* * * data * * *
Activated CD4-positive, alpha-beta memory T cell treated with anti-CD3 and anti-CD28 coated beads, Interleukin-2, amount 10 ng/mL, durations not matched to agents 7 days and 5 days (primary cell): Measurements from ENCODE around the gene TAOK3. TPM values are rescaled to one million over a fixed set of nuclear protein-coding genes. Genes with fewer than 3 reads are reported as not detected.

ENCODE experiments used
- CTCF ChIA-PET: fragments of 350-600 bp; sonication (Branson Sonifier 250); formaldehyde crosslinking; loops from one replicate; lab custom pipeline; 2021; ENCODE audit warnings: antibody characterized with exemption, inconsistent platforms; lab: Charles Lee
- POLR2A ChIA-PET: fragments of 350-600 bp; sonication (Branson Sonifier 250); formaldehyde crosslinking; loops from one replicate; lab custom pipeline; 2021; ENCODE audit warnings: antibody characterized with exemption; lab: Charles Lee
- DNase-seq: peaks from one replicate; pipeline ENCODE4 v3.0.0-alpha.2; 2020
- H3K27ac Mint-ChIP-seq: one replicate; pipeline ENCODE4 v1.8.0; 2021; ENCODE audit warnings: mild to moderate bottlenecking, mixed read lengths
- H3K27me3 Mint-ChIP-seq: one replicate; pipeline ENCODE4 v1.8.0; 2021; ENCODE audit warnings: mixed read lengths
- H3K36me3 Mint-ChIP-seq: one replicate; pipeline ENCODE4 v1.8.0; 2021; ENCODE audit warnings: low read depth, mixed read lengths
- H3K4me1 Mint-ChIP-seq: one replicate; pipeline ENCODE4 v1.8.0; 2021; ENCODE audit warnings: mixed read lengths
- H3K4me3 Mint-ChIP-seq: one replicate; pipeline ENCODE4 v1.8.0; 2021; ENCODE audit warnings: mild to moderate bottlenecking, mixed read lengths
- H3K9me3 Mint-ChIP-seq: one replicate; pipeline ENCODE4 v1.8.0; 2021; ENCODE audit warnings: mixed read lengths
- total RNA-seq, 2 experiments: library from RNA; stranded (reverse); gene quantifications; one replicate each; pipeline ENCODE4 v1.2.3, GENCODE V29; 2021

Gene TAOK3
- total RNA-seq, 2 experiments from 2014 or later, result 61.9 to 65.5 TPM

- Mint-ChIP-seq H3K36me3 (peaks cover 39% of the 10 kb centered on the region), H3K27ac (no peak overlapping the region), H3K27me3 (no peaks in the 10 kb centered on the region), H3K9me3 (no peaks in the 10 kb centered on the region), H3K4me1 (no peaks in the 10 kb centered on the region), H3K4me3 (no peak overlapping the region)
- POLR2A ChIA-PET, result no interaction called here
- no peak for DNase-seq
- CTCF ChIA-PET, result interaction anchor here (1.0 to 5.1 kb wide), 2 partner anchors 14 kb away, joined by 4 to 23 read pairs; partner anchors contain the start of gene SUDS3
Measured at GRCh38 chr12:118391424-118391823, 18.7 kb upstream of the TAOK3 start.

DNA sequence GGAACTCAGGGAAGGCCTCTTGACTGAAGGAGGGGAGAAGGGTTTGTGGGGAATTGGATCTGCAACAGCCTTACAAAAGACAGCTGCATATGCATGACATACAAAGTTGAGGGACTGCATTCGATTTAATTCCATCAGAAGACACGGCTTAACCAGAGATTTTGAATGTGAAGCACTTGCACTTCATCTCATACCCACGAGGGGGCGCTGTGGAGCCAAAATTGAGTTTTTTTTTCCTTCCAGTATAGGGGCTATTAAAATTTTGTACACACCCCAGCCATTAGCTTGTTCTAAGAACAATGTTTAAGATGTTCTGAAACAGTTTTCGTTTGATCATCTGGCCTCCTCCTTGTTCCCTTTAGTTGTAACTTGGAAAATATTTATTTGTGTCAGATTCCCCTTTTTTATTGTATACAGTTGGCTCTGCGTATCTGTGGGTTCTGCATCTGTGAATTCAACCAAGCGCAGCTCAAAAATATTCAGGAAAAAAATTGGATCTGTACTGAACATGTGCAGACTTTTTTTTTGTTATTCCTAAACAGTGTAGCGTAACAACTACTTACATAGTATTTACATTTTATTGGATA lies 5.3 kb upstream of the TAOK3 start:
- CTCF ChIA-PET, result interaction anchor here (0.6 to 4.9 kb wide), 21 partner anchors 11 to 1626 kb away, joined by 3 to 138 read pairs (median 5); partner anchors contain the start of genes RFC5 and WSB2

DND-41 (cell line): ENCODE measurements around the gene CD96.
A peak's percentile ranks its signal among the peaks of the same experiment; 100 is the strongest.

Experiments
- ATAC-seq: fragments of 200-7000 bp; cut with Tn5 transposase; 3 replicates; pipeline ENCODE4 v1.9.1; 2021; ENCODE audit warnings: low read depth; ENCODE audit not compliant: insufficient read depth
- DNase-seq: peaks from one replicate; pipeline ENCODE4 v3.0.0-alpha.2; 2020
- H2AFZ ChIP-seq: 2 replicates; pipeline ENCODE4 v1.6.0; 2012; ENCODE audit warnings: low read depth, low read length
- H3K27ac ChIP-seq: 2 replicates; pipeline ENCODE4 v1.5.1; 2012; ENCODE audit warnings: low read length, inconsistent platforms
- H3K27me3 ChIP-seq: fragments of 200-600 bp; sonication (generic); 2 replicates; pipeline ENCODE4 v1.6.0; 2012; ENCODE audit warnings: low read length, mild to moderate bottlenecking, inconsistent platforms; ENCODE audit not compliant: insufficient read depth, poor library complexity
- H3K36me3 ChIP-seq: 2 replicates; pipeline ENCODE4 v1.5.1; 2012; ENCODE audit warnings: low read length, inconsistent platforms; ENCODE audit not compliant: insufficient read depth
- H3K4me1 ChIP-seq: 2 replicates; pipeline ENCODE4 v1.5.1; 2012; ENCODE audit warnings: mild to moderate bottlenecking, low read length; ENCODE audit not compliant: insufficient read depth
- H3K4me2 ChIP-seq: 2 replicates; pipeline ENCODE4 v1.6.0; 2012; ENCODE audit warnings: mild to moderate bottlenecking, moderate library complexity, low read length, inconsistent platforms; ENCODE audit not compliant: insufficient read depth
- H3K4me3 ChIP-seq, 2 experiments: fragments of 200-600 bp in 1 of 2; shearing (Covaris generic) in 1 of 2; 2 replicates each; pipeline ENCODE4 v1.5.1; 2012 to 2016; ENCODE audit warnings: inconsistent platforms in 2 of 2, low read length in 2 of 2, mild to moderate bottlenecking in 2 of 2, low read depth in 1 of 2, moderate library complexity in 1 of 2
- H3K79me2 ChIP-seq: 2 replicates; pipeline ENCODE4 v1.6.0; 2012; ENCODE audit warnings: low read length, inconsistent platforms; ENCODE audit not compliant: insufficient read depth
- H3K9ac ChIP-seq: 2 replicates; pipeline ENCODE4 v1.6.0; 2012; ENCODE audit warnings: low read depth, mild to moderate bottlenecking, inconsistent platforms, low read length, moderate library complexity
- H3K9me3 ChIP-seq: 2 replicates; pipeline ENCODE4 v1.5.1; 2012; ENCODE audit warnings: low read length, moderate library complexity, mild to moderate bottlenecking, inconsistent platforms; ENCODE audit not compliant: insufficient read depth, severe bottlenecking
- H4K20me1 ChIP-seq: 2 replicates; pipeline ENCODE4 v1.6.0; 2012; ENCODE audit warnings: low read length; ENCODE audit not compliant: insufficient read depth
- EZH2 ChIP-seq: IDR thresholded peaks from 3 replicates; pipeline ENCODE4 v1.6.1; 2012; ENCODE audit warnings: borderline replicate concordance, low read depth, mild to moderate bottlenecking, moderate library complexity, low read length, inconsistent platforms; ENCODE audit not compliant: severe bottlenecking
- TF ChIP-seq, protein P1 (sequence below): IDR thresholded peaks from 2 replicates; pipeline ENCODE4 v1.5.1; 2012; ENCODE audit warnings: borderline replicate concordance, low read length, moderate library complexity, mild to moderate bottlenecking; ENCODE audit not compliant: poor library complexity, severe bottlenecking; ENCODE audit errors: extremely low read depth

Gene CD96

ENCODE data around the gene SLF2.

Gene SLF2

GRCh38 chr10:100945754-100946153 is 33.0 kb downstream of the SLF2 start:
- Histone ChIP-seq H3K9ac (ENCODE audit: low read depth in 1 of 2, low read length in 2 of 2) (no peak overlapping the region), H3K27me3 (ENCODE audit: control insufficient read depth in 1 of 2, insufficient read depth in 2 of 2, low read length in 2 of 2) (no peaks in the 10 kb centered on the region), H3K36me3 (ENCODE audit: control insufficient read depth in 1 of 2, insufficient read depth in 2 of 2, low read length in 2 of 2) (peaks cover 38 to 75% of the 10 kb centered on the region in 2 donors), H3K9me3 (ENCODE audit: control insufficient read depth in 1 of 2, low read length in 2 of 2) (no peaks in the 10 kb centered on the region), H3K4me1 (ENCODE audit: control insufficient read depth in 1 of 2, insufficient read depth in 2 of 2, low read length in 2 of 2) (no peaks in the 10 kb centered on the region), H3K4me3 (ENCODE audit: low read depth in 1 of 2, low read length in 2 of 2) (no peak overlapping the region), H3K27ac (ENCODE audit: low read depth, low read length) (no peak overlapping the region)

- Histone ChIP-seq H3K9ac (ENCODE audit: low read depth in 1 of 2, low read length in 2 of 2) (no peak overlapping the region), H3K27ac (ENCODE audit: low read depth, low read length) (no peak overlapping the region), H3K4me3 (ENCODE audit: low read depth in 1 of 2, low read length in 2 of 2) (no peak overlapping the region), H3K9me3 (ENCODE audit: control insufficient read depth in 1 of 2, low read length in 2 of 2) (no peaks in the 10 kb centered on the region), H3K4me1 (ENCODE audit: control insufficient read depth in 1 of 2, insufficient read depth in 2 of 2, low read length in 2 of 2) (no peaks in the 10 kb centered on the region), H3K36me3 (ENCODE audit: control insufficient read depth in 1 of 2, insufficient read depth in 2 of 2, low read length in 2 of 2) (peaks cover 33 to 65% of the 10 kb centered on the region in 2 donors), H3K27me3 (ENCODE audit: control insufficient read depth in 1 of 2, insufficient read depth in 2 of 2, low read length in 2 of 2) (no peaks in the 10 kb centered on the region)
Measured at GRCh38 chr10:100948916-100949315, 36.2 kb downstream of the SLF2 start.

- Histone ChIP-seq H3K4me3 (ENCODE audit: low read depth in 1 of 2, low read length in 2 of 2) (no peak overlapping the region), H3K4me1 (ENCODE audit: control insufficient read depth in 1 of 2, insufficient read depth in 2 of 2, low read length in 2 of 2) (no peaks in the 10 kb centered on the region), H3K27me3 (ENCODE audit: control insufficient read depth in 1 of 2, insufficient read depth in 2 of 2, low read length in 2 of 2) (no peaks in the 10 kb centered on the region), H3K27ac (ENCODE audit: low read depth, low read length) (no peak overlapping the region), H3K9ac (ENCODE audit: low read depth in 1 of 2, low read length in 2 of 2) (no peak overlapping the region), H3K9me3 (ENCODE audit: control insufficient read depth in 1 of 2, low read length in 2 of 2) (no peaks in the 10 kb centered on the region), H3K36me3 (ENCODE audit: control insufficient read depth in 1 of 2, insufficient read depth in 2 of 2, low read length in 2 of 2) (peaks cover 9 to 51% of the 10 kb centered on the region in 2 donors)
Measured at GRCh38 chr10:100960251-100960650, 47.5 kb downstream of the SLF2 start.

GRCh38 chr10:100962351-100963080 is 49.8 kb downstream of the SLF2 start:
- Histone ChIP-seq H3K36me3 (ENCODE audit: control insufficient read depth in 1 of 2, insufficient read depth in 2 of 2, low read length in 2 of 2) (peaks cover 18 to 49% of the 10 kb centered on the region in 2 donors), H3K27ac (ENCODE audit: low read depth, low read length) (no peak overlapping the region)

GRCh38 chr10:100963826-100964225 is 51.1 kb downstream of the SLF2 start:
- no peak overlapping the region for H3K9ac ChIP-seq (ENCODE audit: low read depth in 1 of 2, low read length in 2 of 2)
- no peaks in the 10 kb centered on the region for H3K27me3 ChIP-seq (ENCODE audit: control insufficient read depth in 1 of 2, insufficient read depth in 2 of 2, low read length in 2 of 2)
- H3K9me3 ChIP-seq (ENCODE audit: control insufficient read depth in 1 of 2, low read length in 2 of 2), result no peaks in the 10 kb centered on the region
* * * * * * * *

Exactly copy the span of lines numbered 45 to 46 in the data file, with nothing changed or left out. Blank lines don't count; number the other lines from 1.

- Histone ChIP-seq H3K9ac (ENCODE audit: low read depth in 1 of 2, low read length in 2 of 2) (no peak overlapping the region), H3K27ac (ENCODE audit: low read depth, low read length) (no peak overlapping the region), H3K4me3 (ENCODE audit: low read depth in 1 of 2, low read length in 2 of 2) (no peak overlapping the region), H3K9me3 (ENCODE audit: control insufficient read depth in 1 of 2, low read length in 2 of 2) (no peaks in the 10 kb centered on the region), H3K4me1 (ENCODE audit: control insufficient read depth in 1 of 2, insufficient read depth in 2 of 2, low read length in 2 of 2) (no peaks in the 10 kb centered on the region), H3K36me3 (ENCODE audit: control insufficient read depth in 1 of 2, insufficient read depth in 2 of 2, low read length in 2 of 2) (peaks cover 33 to 65% of the 10 kb centered on the region in 2 donors), H3K27me3 (ENCODE audit: control insufficient read depth in 1 of 2, insufficient read depth in 2 of 2, low read length in 2 of 2) (no peaks in the 10 kb centered on the region)
Measured at GRCh38 chr10:100948916-100949315, 36.2 kb downstream of the SLF2 start.